David Brower: Oh, a water event! I like that.
Jason Linett: Yeah, water was leaking, it was time to get out of here. Again, for the opportunities in business, the worst business advice I ever received was part of what made me an instant success at it, where I was listening to everyone saying, “It’s going to be slow your first year. You’re not gonna have any referrals the first year.” Just going, “What can I do differently to make that happen instead?”
David Brower: Exactly right. The water event is not unlike the beautiful burnout. It’s another major opportunity for you to jump forward. I remember my own personal experience in May of 2008, I had been working a corporate job and marketing for a large automotive group and I’d been terminated. My last day on the job was April 30th, and so, I took a leap of faith on May 1st and opened up my business and by the end of the year I was making … actually by the end of the first day, I had three contracts, so I was already making good money, and then all of a sudden I had 62 percent referral rate and I’m going, “Wow! Timing is everything!” Again, thank you for the beautiful release!
Jason Linett: I keep coming back to the quote from the longtime producer and creator of Saturday Night Live, Lorne Michaels, the quote being, “Whether we’re ready or not, the show goes live at 11:30.”
David Brower: Love that. Love that. Absolutely love that.
Jason Linett: In the course of their production, they’ve been writing, they’ve been rehearsing, so there’s always gonna be an element of the appropriate preparation. As I was sensing the end was near in the old career, I was using that timeframe to work on my website, to continue my own education, my own learning, so by the time it became an opportunity to launch, things were already lined up and ready.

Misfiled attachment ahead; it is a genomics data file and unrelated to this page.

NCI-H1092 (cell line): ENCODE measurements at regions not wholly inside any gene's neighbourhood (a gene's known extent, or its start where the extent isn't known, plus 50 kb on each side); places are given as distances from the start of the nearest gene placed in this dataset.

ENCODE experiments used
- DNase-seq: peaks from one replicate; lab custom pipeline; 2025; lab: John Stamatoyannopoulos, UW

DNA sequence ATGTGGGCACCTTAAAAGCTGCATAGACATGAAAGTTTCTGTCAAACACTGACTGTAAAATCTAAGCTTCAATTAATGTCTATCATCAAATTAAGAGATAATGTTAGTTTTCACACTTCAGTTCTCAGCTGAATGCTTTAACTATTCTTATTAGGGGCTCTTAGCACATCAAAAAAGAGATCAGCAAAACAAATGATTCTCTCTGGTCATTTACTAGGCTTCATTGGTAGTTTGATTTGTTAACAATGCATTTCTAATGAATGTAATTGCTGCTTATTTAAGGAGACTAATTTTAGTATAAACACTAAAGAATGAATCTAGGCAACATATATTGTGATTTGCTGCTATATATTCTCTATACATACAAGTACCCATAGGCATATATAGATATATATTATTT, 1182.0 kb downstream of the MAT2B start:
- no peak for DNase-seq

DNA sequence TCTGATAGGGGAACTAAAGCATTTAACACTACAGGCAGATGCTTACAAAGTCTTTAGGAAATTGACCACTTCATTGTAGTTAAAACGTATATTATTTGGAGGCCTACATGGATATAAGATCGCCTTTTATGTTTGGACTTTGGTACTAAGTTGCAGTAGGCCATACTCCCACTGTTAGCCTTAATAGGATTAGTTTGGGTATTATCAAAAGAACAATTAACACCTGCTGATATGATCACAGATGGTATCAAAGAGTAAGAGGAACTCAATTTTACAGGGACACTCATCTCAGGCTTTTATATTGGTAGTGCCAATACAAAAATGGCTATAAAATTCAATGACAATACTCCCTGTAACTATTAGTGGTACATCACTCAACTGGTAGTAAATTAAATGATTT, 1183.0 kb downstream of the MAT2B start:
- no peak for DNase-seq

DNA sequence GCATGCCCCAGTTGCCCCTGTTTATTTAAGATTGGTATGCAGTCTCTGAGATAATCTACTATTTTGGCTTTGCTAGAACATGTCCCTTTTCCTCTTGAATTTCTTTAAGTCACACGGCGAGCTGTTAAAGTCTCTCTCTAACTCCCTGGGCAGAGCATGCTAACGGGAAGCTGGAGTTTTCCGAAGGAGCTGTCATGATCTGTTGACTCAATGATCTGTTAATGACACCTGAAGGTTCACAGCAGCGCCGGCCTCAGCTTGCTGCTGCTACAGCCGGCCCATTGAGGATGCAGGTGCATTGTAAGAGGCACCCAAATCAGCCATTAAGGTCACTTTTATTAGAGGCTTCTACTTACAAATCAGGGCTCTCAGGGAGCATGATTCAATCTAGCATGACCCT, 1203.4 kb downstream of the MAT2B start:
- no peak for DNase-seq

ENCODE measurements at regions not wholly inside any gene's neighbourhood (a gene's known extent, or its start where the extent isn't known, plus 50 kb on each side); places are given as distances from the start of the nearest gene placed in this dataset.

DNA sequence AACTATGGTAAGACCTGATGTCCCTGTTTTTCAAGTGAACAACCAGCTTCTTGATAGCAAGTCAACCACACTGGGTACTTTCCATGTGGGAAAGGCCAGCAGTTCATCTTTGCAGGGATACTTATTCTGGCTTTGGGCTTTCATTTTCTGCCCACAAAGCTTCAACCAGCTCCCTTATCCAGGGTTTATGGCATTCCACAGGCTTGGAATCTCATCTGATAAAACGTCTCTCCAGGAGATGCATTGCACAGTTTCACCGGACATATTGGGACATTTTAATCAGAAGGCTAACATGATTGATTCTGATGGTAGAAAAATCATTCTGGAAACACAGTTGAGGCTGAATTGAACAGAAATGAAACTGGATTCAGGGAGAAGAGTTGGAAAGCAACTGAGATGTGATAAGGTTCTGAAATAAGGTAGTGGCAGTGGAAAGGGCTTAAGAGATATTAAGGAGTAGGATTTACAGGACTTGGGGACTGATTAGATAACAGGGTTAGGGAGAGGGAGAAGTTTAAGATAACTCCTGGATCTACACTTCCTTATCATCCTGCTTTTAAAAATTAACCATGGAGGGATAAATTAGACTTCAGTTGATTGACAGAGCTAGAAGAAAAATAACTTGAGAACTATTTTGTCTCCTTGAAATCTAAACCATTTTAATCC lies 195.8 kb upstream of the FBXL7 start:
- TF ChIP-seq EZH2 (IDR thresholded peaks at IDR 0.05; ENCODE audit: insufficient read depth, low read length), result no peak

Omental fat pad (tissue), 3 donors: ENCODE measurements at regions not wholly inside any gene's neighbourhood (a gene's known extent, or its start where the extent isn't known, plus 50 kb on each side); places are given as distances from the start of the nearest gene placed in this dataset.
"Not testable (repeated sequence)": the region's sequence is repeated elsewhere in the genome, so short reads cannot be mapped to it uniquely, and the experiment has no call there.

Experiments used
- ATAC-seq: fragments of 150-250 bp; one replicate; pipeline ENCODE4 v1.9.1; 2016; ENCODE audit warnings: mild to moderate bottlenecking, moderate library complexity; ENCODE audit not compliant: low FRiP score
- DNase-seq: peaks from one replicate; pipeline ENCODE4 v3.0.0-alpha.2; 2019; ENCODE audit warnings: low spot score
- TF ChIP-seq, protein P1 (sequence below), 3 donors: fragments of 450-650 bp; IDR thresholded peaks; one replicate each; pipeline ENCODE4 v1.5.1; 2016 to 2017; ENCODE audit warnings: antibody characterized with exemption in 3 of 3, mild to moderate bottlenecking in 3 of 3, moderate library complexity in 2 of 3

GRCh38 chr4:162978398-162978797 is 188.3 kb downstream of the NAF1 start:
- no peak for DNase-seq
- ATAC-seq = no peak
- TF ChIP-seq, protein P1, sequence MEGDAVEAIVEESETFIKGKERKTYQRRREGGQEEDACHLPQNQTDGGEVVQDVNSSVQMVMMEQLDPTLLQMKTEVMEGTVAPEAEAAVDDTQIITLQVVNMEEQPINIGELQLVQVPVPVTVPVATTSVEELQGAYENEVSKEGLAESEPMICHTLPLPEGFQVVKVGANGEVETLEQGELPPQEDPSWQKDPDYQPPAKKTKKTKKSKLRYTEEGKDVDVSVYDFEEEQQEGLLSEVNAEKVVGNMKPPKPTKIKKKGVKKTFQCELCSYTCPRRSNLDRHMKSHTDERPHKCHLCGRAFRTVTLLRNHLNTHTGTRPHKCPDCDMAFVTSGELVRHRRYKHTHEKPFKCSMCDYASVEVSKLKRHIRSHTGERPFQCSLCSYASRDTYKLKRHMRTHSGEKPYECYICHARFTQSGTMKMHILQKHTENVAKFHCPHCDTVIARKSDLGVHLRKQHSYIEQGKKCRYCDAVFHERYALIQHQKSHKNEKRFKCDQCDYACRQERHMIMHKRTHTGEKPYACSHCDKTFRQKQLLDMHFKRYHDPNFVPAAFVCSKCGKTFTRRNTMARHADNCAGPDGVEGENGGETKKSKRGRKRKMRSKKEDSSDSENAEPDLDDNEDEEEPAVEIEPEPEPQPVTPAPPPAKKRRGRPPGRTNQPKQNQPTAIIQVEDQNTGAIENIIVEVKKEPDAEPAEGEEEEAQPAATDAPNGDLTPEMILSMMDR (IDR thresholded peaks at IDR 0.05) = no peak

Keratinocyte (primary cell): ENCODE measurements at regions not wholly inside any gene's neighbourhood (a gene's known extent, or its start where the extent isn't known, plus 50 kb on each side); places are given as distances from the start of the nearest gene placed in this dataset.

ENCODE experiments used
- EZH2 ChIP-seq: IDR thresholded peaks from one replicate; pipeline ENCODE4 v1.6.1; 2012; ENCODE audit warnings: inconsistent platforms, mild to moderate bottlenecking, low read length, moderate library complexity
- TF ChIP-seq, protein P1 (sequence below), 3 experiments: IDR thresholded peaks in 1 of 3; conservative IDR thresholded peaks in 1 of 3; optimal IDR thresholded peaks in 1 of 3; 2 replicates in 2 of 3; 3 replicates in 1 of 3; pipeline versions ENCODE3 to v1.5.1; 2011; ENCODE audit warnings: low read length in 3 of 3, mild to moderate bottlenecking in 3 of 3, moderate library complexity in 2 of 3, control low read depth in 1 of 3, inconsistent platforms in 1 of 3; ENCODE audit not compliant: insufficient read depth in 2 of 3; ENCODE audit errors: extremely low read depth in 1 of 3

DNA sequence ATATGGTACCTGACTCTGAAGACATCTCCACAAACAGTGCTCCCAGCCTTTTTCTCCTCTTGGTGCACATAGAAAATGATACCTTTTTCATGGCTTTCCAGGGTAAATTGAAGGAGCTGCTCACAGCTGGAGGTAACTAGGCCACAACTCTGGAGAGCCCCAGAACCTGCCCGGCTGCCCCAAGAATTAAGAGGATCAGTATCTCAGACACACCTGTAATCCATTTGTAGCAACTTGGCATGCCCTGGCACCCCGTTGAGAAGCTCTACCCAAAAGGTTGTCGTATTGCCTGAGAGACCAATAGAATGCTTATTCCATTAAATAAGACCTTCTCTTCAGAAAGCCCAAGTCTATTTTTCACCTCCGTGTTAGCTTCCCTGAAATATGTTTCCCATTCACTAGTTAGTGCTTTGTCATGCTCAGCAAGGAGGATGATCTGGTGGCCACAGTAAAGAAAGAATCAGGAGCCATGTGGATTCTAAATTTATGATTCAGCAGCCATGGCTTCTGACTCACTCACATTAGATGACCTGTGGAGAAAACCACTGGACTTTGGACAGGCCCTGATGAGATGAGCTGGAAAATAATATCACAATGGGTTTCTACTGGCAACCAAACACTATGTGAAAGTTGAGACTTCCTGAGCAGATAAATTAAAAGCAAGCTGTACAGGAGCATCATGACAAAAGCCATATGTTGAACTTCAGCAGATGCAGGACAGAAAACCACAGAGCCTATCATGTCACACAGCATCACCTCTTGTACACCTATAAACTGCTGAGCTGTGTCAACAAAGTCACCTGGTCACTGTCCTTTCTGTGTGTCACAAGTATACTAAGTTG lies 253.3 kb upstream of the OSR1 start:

So it’s where anybody in business can look at what are the, I talk about everything as being an asset and how do we leverage it, so what are the current hours that I have available? What are the current skills that I already have in motion? How can I leverage these in such a way that now it becomes the ideal scenario to make this work?
David Brower: Absolutely, and by doing that and having such a cross section, if you will, of different opportunities and different people and different businesses, that goal of having multiple revenue streams just kind of grows organically, I would think.
Jason Linett: And I’d say that too, that the main intention though is beneath us. Yes, it’s important to have a business, yes it’s important to be able to earn an income that’s respectable, but at the same time, it becomes that crossover that if we approach our own personal lives in the same way, so it’s where the years of working with private clients, I see a number of executives with fear of public speaking, or some performance anxieties when they’re in front of their team, working, even with a private client.
I mentioned the weight loss client. I see people for stopping smoking, and it’s where we create these stories. We create these patterns in our minds as to why we can’t. So, to recognize the word because, could become the most inspiring word in our language. It could also become the most challenging word. With a little bit of creativity, we can flip that because, so we have that balance between our work life, our personal life, which is very important to me as I’ve also got two small children under eight years old, and the opportunity to continue to grow the success, but also leave the job behind and go home.